- List and describe those actions that can be taken by operations to minimize efficiency losses.
- List those turbine supervisory instruments typically found on a steam turbine application and describe the intended function of each instrument.
- Draw a simple block - diagram that describes all the elements of steam turbine controls: speed, load, and pressure control, the generation of a servomechanism signal, feedback and regulation.
- Describe the function of each of the block diagram elements drawn.
- Describe normal steam turbine start-up and shutdown procedures.
- Describe each of those operating parameters monitored by turbine supervisory instruments, instrument function, and interpretation: eccentricity, shell expansion, differential expansion, vibration, axial position, temperatures.
- Demonstrate understanding of the risk / benefits associated with the defeat of any OEM recommended trip.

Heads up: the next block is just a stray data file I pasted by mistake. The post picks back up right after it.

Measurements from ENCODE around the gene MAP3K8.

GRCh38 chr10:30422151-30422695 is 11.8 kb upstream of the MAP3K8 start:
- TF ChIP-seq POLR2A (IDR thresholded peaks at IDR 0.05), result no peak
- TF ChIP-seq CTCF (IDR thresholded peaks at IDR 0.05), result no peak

- List abnormal conditions often experienced in operating steam turbines, and for each abnormal condition discussed:
- Describe any operational symptoms.
- Describe how the steam turbine is at risk.
- Describe typical controls’ automatic response.
- Describe required (recommended) operator response.
- Describe protection of the steam turbine from system related events: stability issues, loss of synchronism, synchronizing errors, motoring, power / load unbalance, overspeed.
- List those common tests performed on steam turbines and for each item listed explain the purpose of the test and important procedural items relevant to that test.
Frequently asked questions
- Will HPC Technical Services present this course for our personnel only? YES, call or email Stephen Parker, Stephen@TurbineGeneratorTraining.com for a price quotation.
- Will HPC Technical Services customize the presentation to suit our particular needs?
- Can HPC Technical Services perform an audit of our operating procedures, or an In-Service Inspection? Yes we can. Call or contact Stephen Parker, Stephen@TurbineGeneratorTraining.com for our rate sheets and any further information required.